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During election season, consumers (i.e., voters) see a barrage of videos, images, signage, stickers, and other campaign merchandise, touting the benefits of one candidate or disparaging the other. And in our increasingly technophile world, voters are now also bombarded with web clips, tweets, viral videos, and other social media messaging. 

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Jim Granato and M.C. Sunny Wong studied political advertising in 2004, looking at the “dynamic” phase of election campaigning when voters are still changing their minds, and studying the point of crystallization when voters choose a candidate.

Granato and Wong argue that crystallization is extremely fragile, so during the campaign season, “informational shocks” can alter voter decisions. They found that keeping consistent messaging (without any damaging surprises amidst the campaign trail) helps to assure crystallization of a candidate, after which “political campaign advertisements are ineffective.” 

Seven years later, Carol Vernallis considered how viral web videos—specifically Yes We Can and Barack RickRoll’d from Barack Obama’s 2008 election campaign—offered just the sort of “informational shock” that altered voter decisions.’s Yes We Can video was created in response to Obama’s loss of the New Hampshire primary, went “very viral,” and is now considered by many to be “the most influential political video” of the campaign. Emphasizing what she calls “new-media literacy,” Vernallis considers intertextual clips from Obama’s campaign, providing close analytical reads of videos like the Yes We Can and Barack RickRoll’d YouTube sensations, considering both their aesthetic appeal and reach.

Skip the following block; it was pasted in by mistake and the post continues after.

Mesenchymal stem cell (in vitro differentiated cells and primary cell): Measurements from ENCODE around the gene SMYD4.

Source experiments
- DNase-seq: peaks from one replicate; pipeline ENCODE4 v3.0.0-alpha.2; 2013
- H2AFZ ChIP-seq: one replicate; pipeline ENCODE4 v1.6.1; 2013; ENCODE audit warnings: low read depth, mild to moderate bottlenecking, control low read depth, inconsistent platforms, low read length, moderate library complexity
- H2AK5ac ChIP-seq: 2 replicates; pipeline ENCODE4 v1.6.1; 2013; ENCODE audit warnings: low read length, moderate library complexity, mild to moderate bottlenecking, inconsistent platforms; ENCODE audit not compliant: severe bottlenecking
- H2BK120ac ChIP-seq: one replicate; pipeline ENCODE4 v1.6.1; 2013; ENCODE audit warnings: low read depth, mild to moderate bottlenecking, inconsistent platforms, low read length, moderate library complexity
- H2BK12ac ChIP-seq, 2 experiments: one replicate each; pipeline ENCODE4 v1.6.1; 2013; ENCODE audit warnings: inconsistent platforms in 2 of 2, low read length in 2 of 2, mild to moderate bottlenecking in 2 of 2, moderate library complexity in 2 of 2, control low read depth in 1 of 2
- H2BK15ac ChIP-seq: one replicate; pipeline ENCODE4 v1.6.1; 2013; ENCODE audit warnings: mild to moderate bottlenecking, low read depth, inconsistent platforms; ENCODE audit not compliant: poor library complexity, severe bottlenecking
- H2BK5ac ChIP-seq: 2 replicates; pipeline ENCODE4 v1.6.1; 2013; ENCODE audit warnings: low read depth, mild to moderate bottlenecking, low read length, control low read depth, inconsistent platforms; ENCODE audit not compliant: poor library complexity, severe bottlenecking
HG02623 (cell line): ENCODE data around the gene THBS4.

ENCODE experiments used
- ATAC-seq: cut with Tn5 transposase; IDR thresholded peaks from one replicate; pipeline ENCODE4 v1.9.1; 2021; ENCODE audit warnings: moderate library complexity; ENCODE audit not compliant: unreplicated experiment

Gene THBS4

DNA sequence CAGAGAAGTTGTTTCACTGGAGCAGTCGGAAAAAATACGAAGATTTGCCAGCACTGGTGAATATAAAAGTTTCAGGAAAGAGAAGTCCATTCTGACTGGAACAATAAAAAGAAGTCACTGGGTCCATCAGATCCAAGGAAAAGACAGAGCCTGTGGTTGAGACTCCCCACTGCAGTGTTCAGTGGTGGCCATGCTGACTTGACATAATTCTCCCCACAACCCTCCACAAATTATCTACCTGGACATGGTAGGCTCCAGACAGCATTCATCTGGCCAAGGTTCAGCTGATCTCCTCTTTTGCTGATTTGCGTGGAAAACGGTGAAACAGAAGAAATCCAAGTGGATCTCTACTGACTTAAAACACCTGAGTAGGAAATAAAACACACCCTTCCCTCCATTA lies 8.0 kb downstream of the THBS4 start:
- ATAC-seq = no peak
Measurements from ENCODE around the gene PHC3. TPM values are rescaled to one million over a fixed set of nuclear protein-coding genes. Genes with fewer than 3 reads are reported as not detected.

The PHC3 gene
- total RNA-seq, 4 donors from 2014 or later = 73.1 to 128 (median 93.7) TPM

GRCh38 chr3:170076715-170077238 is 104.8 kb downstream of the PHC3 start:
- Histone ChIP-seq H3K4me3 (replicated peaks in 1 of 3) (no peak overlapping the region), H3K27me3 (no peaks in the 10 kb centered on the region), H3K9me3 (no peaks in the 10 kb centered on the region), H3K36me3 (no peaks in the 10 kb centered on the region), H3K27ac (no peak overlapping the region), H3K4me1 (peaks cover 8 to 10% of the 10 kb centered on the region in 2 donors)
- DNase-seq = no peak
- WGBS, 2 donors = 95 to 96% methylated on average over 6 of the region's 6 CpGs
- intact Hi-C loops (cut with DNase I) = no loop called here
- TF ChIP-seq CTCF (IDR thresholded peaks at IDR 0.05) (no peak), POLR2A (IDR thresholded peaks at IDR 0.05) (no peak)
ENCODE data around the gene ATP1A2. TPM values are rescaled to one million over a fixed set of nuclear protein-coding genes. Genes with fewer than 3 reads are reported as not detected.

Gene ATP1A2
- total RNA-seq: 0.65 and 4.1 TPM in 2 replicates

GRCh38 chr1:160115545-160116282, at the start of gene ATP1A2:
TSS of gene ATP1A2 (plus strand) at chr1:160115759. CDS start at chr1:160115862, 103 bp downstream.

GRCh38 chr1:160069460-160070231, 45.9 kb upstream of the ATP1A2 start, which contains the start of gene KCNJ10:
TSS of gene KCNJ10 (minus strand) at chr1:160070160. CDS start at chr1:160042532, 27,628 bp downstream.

As Vernallis noted in 2011, the study of viral web media is still new. Scholars are only beginning to understand its impact, particularly in politics. “Though there are no metrics yet for gauging the influence of audiovisually based web media, we do know that people today view more media content online than on television, and that during the 2008 election, 88 percent of all voters went online for political information.”

This online shift was something that Obama’s campaign embraced, and his campaign is often cited as the game changer in successfully using the internet during an election. Vernallis looks outside of campaigns to viral videos which are not necessarily affiliated with any official messaging. In describing’s highly influential Yes We Can video, she notes, “[i]t was the first time a political clip went ‘very viral,’” winning an Emmy and Webby award and having a viewership of 26 million at the time of the election.

In her analysis of the video, Vernallis notes how unexpected details and purposefully simplistic storytelling—such as the minimalist black and white video and textual counterparts—leaves viewers questioning and wanting more, thereby increasing repetitive viewing, sharing, and popularity.

Vernallis ends with a call-to-action for voters, arguing that training voters as educated consumers and audiovisual readers is necessary during this phenomenal shift from text-based to audiovisual-based culture. “A call may arise for a democratic, audiovisually based culture in which citizens have skills for reading sounds and images—like the ability to grasp the aims of producers and the cultural histories of a video’s sources and a way to engage in participatory audiovisual politics. This could form the ‘next chapter of the great American story.’”


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Political Research Quarterly, Political Campaign Advertising Dynamics Vol. 57, No. 3 (Sep., 2004), pp. 349-361
Sage Publications, Inc. on behalf of the University of Utah
Cinema Journal, Vol. 50, No. 4 (Summer 2011), pp. 73-97
University of Texas Press on behalf of the Society for Cinema & Media Studies